Acoustic Floor Systems
When looking at acoustic floor constructions there are two major aspects that need to be considered. These are both the airborne and impact sound insulation performances. Building Regulations Approved Document E requires acoustic floors to be tested for these two types of sound transmission.
A correctly constructed acoustic floor system should therefore satisfy both types of sound insulation with the right choice of materials with the correct installation and fitting.
Impact Sound Insulation
The most effective method of reducing impact sound generated from footfall is to install an acoustic element offering a good degree of resilience, so that the impact energy is absorbed into the material. There are many types of treatments for impact sound insulation, including:
- Acoustic Underlays
- Resilient Acoustic Batten System
- Resilient Acoustic Cradle System
- Platform floors
Most of the above acoustic floor systems would also contribute to the improvement of airborne sound insulation. When installing a resilient floor treatment care should be taken not to bridge the layer by mechanically fixing (nails, screws) to the subfloor.
Acoustic underlays are the most practical way to improve the impact sound insulation performance of a floor. Thicknesses can vary and are usually fixed by adhesive bonding.
In the case of a proprietary floor system (e.g. laminate) being applied on top of a soft floor, care should be taken to isolate the boards from the perimeter walls and skirtings either by a resilient flanking strip or by stopping the boards short of the surrounding walls by approximately 5mm in order to isolate any bridging that would allow footsteps to flank into the spaces below.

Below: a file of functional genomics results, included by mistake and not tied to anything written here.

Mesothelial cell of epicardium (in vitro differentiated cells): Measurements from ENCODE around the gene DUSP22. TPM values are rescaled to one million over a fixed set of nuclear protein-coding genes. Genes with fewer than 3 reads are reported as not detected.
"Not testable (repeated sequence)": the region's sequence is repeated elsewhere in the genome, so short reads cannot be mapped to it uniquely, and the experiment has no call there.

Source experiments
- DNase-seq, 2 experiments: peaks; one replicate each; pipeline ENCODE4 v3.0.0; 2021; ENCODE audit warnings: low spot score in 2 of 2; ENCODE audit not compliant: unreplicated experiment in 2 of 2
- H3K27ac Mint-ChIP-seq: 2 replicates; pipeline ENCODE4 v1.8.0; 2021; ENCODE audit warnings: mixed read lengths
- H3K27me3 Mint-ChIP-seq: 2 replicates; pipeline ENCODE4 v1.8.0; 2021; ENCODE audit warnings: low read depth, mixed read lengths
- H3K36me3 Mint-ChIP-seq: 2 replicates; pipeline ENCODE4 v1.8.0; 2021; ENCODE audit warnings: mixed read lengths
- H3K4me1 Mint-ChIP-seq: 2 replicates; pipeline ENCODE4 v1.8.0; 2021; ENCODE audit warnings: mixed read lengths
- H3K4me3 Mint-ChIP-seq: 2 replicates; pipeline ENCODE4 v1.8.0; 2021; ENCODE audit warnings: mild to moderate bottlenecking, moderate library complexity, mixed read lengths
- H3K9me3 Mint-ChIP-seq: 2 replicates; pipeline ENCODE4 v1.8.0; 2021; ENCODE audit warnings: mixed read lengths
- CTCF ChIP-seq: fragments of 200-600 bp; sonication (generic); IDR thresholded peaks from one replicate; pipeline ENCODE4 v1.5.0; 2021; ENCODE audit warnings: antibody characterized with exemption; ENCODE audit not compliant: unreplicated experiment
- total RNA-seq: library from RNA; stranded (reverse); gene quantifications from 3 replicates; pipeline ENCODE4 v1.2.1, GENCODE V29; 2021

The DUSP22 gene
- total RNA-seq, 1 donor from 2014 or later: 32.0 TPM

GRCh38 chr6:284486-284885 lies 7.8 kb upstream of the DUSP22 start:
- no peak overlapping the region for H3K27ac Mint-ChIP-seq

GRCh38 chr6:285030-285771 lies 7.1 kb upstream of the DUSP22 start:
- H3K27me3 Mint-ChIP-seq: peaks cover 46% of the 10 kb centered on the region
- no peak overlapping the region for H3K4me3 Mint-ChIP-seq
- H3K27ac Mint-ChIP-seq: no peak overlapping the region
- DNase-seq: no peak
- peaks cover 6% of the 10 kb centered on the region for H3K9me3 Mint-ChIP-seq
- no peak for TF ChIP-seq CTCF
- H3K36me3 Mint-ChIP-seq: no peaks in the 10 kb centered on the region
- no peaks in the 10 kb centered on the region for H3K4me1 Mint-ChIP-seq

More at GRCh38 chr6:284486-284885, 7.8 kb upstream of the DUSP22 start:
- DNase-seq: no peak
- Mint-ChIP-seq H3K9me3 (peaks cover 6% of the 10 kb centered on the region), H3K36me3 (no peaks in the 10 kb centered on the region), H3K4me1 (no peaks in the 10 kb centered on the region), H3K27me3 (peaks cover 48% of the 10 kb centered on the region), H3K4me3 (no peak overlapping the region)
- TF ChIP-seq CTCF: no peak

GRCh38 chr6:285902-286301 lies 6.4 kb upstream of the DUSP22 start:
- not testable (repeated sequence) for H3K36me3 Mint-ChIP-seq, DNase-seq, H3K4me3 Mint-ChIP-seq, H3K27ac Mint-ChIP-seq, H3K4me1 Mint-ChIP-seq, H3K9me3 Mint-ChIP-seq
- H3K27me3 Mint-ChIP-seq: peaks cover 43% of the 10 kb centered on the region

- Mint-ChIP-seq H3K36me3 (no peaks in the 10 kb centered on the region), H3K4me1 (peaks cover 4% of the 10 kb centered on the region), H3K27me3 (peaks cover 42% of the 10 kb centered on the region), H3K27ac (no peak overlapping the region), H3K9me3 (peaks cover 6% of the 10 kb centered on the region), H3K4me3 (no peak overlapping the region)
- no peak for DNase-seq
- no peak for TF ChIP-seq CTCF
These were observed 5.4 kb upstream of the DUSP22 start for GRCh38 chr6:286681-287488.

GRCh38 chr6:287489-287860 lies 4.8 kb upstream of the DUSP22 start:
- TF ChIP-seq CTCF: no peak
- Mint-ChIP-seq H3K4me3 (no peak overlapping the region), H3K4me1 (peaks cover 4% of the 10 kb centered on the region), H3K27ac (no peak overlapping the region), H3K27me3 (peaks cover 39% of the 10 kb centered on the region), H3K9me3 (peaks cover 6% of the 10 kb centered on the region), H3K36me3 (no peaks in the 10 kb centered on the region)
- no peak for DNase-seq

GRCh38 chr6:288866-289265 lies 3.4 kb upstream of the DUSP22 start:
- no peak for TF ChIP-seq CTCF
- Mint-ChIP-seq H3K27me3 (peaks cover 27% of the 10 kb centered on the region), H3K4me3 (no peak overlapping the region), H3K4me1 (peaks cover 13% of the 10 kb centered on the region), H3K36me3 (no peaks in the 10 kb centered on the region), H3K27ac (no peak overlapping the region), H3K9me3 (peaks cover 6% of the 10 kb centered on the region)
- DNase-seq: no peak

Acoustic Platform floors
Acoustic platform floors are mainly comprised of a resilient layer as a backing to a deck system with tongue and groove edges, such as compressed chipboard.
The pre-bonded resilient layer ensures that the whole floor surface is treated uniformly while the hard surface reduces the potential for the resilient layer to be damaged.
In the case of a proprietary floor system (e.g. laminate) being applied on top of a soft floor, care should be taken to isolate the boards from the perimeter walls and skirtings either by a flanking strip or by stopping the boards short of the surrounding walls by approximately 5mm in order to isolate any bridging that would allow footsteps to flank into the spaces below.
Resilient Acoustic Batten Systems
This acoustic floor system involves timber channels which have a pre-bonded resilient strip along their length. The resilient layer is composed of foam or a fibrous polyester product. Systems vary according to the degree of resilience, isolation and performance. Resilient battens must always be installed onto a flat surface (e.g. decking boards, floorboards, concrete floors) and must never be directly laid on joists. For timber joist floors, resilient battens must be installed on a sub-deck system.
Resilient cradle floor systems
These are primarily composed of a deck system resting on timber battens which in turn are supported at set centres by resilient supports. These supports are the cradles and can be useful in cases when multiple services run in several directions within the floor.